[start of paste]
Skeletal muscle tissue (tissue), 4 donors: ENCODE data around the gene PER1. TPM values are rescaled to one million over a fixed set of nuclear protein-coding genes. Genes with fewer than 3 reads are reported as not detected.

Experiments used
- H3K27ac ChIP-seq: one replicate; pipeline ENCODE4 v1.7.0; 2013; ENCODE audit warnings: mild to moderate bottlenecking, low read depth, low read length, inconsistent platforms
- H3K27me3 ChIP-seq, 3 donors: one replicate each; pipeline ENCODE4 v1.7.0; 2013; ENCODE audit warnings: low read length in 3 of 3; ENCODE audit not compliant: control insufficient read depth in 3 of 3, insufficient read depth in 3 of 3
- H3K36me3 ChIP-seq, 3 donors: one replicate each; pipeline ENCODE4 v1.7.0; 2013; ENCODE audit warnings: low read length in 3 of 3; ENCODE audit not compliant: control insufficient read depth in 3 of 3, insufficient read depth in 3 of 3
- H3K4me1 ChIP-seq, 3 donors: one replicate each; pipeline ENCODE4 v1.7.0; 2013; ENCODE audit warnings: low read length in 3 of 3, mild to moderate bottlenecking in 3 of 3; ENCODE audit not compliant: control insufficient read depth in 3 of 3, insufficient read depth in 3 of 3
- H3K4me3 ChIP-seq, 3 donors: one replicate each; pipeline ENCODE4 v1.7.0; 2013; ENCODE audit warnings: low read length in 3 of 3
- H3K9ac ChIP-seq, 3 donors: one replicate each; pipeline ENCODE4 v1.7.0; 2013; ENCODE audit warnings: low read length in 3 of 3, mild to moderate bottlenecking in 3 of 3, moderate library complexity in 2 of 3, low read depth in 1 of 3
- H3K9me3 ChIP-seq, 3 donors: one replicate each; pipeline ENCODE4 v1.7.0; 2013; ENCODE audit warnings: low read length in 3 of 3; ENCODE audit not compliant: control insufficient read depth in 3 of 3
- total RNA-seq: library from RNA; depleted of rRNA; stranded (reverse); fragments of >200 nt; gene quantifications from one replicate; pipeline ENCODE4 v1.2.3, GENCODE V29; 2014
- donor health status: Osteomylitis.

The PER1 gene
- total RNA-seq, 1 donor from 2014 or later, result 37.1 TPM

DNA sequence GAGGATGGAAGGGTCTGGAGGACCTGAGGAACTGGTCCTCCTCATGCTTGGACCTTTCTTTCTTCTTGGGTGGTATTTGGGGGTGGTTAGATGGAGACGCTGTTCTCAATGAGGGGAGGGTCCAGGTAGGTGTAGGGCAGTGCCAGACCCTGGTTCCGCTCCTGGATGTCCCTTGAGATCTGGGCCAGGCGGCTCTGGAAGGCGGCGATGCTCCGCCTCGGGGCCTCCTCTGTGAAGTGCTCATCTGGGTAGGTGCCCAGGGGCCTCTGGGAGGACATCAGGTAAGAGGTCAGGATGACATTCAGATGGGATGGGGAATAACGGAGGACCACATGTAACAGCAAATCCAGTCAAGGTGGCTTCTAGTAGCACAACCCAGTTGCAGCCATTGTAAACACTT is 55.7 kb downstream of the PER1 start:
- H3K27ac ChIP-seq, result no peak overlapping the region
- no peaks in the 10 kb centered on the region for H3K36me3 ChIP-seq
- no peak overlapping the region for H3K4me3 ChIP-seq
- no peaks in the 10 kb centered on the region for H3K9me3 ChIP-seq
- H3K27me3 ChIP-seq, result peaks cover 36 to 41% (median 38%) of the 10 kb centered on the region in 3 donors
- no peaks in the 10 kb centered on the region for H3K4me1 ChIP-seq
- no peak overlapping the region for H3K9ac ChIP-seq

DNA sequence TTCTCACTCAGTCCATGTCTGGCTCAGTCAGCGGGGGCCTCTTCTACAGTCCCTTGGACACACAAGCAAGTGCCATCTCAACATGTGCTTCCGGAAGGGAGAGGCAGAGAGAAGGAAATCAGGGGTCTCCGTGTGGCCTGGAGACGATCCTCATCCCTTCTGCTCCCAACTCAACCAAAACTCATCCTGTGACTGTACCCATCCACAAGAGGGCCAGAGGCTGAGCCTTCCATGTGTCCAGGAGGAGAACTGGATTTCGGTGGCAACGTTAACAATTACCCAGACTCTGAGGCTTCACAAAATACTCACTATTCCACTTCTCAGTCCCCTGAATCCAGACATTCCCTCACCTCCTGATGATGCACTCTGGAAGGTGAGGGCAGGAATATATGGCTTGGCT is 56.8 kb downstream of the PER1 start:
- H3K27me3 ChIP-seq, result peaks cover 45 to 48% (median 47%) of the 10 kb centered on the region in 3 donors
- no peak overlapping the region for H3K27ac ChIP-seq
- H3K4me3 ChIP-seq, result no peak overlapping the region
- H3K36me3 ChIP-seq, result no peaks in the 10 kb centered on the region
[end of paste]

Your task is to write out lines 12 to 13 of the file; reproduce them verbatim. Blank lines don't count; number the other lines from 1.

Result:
The PER1 gene
- total RNA-seq, 1 donor from 2014 or later, result 37.1 TPM